Remember last year when Germany decided to speed up its phasing out of nuclear power and switch to clean energy and everyone (not in the clean energy industry) got freaked out about how German electricity prices would rise and the country would just start importing electricity from France’s nuclear power plants?
Well, as I just wrote, it seems pretty clear that solar photovoltaics are bringing down the cost of electricity in Germany. Additionally, German electricity exports to France have been increasing!
“Because France has so much nuclear power, the country has an inordinate number of electric heating systems. And because France has not added on enough additional capacity over the past decade, the country’s current nuclear plants are starting to have trouble meeting demand, especially when it gets very cold in the winter,” Craig Morris of Renewables International writes.
And, with relatively sunny skies above, guess who’s coming to the rescue—good old solar power from Germany.
“As a result, power exports from Germany to France reached 4 to 5 gigawatts – the equivalent of around four nuclear power plants – last Friday morning according to German journalist Bernward Janzing. It was not exactly a time of low consumption in Germany either at 70 gigawatts around noon on Friday, but Janzing nonetheless reports that the grid operators said everything was under control, and the country’s emergency reserves were not being tapped. On the contrary, he reports that a spokesperson for transit grid operator Amprion told him that ‘photovoltaics in southern Germany is currently helping us a lot.'”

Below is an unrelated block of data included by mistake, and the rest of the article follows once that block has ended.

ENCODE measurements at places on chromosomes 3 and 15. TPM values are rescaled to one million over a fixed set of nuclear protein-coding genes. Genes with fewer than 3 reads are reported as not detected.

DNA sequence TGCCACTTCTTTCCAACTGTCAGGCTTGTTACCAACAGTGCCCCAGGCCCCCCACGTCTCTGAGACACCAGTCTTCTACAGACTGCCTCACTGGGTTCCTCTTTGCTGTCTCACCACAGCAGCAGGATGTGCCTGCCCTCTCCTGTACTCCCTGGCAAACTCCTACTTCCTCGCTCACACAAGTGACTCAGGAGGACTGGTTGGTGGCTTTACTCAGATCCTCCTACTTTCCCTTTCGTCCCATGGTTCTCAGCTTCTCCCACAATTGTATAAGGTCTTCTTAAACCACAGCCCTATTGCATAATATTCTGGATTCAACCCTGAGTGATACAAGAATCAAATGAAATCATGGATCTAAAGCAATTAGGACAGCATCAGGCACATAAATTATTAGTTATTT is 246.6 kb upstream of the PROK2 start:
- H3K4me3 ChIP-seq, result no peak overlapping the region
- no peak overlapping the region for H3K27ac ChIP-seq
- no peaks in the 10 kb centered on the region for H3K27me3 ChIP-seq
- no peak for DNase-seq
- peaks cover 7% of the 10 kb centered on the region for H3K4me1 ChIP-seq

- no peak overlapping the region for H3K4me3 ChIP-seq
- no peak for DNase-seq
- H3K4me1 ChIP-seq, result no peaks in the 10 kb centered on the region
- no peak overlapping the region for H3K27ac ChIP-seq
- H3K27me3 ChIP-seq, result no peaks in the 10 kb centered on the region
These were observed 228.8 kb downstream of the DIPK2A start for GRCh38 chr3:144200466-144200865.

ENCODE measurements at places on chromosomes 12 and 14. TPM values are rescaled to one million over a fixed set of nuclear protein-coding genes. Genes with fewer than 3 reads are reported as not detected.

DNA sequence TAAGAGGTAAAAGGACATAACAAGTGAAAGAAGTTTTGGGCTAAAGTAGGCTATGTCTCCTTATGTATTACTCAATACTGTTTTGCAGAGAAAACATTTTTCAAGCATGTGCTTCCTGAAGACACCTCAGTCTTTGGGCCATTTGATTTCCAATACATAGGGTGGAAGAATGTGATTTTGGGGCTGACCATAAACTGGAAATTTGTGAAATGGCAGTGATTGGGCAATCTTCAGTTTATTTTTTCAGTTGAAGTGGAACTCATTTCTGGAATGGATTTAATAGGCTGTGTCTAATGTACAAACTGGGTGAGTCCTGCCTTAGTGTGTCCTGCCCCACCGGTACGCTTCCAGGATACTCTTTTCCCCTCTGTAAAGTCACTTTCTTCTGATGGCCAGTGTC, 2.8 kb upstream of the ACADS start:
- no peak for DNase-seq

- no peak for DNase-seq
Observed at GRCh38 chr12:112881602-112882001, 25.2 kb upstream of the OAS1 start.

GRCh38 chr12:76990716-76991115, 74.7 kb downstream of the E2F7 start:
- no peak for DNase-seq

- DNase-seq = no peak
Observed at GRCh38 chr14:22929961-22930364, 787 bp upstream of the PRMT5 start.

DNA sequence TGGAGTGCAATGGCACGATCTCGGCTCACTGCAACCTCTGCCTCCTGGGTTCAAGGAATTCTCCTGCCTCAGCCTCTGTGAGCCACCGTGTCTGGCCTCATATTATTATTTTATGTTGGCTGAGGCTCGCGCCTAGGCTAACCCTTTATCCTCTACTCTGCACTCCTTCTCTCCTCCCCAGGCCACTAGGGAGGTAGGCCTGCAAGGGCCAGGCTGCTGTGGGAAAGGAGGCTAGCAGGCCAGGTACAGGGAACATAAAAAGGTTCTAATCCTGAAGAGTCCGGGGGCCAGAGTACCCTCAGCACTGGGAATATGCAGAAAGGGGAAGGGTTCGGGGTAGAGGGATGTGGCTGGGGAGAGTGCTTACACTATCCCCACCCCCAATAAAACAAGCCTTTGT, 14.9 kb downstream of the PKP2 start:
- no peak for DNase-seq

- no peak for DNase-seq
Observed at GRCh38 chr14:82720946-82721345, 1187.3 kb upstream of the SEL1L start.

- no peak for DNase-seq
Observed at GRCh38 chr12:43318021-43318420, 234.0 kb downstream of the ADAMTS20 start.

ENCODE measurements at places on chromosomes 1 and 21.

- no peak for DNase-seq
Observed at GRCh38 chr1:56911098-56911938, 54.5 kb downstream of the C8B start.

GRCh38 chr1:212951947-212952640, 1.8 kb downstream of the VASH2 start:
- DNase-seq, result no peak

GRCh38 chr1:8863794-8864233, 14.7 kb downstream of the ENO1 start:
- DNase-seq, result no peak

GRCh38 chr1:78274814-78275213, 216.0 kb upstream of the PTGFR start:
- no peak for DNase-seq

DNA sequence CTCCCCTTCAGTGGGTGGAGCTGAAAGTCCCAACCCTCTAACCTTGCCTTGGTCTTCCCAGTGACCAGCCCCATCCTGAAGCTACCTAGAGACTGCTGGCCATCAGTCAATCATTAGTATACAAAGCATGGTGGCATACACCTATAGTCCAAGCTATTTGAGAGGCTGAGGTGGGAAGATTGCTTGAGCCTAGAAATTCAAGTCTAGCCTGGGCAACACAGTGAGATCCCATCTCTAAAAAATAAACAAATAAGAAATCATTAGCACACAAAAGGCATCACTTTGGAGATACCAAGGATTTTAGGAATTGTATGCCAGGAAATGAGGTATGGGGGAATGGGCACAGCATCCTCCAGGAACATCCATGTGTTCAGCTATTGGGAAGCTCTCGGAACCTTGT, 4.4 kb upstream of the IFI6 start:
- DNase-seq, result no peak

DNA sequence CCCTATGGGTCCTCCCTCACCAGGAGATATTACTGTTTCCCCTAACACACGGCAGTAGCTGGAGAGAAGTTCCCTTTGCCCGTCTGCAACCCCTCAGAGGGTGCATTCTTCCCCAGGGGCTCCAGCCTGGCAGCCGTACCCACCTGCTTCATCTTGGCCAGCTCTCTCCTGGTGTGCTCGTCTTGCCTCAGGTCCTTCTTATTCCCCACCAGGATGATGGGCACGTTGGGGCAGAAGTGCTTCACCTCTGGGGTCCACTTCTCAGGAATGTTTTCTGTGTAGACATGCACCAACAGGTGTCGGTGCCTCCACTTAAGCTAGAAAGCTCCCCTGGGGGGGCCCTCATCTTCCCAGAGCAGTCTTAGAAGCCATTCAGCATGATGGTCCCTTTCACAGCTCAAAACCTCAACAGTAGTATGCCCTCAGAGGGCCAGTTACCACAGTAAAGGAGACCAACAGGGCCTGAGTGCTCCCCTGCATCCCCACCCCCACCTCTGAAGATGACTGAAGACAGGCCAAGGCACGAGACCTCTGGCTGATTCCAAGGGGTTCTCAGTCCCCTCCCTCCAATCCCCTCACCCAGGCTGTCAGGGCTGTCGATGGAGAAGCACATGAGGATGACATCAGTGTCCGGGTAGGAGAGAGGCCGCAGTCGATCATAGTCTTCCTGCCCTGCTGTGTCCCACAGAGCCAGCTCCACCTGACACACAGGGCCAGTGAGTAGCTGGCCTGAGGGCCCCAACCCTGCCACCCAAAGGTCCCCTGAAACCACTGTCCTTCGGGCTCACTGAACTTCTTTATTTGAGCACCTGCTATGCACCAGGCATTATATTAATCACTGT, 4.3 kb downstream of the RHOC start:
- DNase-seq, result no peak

Hmm, a bit of cognitive dissonance for solar power haters with breakfast this morning.
Power prices in Germany also seem fine, indicating no lack of power. However, due to its challenges, electricity prices in France have been up about 50% and the country has had to ask its citizens to reduce their electricity consumption.
Also, as you can see in the chart above, Germany’s electricity from solar has been peaking at about 10 gigawatts lately, or about 40% of its 25 gigawatts of capacity. I have a feeling citizens opposed to Germany’s nuclear shut down and clean energy revolution are keeping quiet at the moment.
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